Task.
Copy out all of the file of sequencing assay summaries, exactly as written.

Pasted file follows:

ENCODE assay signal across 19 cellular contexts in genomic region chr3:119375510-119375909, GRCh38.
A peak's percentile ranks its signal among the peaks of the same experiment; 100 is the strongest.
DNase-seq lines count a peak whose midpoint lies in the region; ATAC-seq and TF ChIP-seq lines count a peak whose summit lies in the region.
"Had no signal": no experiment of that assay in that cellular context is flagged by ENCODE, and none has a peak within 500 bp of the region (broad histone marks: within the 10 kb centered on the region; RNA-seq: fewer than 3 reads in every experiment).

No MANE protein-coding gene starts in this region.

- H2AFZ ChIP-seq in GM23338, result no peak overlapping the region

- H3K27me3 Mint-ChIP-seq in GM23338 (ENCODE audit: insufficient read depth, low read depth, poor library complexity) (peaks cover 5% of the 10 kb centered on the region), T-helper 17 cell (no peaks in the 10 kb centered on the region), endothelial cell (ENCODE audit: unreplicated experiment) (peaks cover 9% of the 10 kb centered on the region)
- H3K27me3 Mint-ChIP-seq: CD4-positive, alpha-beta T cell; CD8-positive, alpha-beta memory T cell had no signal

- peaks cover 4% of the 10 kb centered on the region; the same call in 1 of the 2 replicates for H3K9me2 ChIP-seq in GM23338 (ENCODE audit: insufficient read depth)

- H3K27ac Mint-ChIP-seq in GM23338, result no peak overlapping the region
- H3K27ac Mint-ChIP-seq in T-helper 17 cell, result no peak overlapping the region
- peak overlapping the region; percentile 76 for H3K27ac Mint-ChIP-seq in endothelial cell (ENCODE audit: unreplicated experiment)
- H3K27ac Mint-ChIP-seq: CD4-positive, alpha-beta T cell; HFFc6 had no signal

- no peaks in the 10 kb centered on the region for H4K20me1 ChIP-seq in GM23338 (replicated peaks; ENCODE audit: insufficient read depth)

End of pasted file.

ENCODE assay signal across 19 cellular contexts in genomic region chr3:119375510-119375909, GRCh38.
A peak's percentile ranks its signal among the peaks of the same experiment; 100 is the strongest.
DNase-seq lines count a peak whose midpoint lies in the region; ATAC-seq and TF ChIP-seq lines count a peak whose summit lies in the region.
"Had no signal": no experiment of that assay in that cellular context is flagged by ENCODE, and none has a peak within 500 bp of the region (broad histone marks: within the 10 kb centered on the region; RNA-seq: fewer than 3 reads in every experiment).

No MANE protein-coding gene starts in this region.

- H2AFZ ChIP-seq in GM23338, result no peak overlapping the region

- H3K27me3 Mint-ChIP-seq in GM23338 (ENCODE audit: insufficient read depth, low read depth, poor library complexity) (peaks cover 5% of the 10 kb centered on the region), T-helper 17 cell (no peaks in the 10 kb centered on the region), endothelial cell (ENCODE audit: unreplicated experiment) (peaks cover 9% of the 10 kb centered on the region)
- H3K27me3 Mint-ChIP-seq: CD4-positive, alpha-beta T cell; CD8-positive, alpha-beta memory T cell had no signal

- peaks cover 4% of the 10 kb centered on the region; the same call in 1 of the 2 replicates for H3K9me2 ChIP-seq in GM23338 (ENCODE audit: insufficient read depth)

- H3K27ac Mint-ChIP-seq in GM23338, result no peak overlapping the region
- H3K27ac Mint-ChIP-seq in T-helper 17 cell, result no peak overlapping the region
- peak overlapping the region; percentile 76 for H3K27ac Mint-ChIP-seq in endothelial cell (ENCODE audit: unreplicated experiment)
- H3K27ac Mint-ChIP-seq: CD4-positive, alpha-beta T cell; HFFc6 had no signal

- no peaks in the 10 kb centered on the region for H4K20me1 ChIP-seq in GM23338 (replicated peaks; ENCODE audit: insufficient read depth)